HDR support in Wayland/Weston

Pekka Paalanen ppaalanen at gmail.com
Thu Jan 17 12:03:00 UTC 2019

On Wed, 16 Jan 2019 09:25:06 +0530
"Sharma, Shashank" <shashank.sharma at intel.com> wrote:

> On 1/14/2019 6:51 PM, Pekka Paalanen wrote:
> > On Thu, 10 Jan 2019 20:32:18 +0530
> > "Sharma, Shashank" <shashank.sharma at intel.com> wrote:
> >
> >> Hello All,
> >>
> >> This mail is to propose a design for enabling HDR support in
> >> Wayland/Weston stack, using display engine capabilities, and get more
> >> feedback and input from community.


> > I understand your aim is to leverage display hardware capabilities to
> > the fullest, but we must also consider hardware that lacks some or all
> > of the conversion/mapping/other features while the monitor is well
> > HDR-capable. We also need to consider what happens when a monitor is
> > not HDR-capable or is somehow lacking. OTOH, whether a compositor
> > implements HDR support at all would be obvious in the advertised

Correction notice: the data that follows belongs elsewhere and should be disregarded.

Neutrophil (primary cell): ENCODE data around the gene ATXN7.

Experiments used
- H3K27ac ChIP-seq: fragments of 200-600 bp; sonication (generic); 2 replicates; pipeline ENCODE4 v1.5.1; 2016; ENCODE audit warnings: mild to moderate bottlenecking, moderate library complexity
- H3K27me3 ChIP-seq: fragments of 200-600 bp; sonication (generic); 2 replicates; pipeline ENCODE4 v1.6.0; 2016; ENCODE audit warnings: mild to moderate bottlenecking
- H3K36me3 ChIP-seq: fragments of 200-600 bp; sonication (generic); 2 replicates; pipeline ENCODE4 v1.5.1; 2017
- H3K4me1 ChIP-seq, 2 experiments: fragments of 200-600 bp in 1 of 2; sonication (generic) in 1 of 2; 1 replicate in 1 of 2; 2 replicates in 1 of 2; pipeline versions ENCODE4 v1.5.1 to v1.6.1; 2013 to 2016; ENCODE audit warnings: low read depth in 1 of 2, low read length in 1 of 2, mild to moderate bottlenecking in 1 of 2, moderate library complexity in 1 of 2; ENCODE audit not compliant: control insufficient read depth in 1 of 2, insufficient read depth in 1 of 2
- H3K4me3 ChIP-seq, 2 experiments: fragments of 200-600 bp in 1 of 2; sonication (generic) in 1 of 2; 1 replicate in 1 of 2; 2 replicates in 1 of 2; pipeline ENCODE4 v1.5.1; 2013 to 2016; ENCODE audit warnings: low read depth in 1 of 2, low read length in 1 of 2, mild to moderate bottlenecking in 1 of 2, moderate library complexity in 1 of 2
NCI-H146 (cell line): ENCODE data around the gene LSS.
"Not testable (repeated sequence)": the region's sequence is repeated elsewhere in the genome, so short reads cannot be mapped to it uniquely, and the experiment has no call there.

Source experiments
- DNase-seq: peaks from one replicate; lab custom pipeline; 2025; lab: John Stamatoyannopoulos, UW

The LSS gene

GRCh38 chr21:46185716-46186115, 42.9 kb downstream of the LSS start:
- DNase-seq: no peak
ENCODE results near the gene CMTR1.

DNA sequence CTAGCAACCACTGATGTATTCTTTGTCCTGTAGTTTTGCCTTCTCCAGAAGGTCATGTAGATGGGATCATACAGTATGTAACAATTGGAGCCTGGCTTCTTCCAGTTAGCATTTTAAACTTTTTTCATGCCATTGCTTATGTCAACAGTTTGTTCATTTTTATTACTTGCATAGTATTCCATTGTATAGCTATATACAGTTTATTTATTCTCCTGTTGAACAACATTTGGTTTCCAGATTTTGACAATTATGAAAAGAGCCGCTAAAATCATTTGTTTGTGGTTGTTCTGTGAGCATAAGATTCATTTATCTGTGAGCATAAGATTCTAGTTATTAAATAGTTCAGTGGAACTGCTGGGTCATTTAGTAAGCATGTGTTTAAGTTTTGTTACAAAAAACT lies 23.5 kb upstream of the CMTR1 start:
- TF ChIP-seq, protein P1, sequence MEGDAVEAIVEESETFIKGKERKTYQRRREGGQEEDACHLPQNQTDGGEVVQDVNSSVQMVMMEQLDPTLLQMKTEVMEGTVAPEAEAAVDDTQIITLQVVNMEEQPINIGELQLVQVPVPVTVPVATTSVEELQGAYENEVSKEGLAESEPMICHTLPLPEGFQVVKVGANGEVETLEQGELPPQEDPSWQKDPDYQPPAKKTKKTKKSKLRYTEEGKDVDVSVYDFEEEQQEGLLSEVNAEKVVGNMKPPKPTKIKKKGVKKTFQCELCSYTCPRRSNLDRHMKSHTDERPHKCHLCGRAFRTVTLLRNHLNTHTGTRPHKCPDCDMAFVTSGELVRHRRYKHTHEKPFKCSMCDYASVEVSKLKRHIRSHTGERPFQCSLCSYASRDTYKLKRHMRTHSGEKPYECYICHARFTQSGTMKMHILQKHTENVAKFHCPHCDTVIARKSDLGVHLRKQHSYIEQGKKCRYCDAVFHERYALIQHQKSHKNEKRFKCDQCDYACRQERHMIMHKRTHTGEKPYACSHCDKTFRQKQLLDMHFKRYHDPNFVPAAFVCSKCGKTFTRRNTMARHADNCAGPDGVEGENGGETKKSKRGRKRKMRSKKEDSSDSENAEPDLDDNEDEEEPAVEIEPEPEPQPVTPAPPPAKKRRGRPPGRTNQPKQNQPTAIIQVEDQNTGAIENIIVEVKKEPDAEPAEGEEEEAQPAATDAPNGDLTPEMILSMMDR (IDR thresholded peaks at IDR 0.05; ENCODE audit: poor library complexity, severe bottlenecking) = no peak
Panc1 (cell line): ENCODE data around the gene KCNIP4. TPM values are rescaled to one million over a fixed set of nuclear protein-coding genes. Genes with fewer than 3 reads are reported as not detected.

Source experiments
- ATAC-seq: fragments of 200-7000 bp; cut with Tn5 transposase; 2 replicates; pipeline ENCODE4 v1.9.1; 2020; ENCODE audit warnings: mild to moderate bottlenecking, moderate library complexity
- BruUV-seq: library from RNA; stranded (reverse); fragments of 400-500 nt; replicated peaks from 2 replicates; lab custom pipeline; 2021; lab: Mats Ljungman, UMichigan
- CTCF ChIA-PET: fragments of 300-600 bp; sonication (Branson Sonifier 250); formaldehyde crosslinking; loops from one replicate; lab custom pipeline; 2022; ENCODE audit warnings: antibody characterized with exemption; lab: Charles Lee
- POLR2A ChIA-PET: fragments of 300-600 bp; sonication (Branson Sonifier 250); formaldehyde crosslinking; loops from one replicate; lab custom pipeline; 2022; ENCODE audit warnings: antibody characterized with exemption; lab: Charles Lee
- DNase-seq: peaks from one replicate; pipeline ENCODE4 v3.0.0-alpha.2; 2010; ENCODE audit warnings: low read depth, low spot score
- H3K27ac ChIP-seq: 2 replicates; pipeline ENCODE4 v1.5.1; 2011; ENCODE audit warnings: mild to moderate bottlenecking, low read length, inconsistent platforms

> > Wayland globals and pixel formats.

> Very valid point. We have given good thoughts on how to handle such 
> scenarios when we are getting into, and we can come-up with some kind of 
> compositor policies which will decide if HDR video playback should be 
> allowed or not, depending on the combination of Content type, SW 
> stack(compositor and kernel), HW capabilities and connected Monitor 
> capabilities. A sample such policy may look like (also attached as txt 
> file, just in case if this table gets distorted):
> +------------------------------------------------+----------------------------------+
> |Content |SW (C|K)    |HW         |Monitor       | HDR Playback 


Talking in terms of "allowed" and "not allowed" sounds very much like
we would be needing "complicated" Wayland protocol to let applications
fail gracefully at runtime, letting them know dynamically when things
would work or not work. I believe we could do much simpler in protocol
terms as follows:

Does a compositor advertise HDR support extensions at all?

- This would depend on the compositor implementation obviously, cannot
  advertise anything without.

- Optionally, it could depend on the graphics card hardware/driver
  capabilities: if there is no card that could support HDR, then there
  is no reason advertise HDR support through Wayland, because it would
  always fall back to conversion to SDR. However, note that GPU hotplug
  might be a thing, which might bring HDR support later at runtime.

- Third, optionally again, a compositor might choose to not advertise
  HDR support if it knows it will never had a HDR-capable monitor
  attached. This is much longer stretch, and probably only for embedded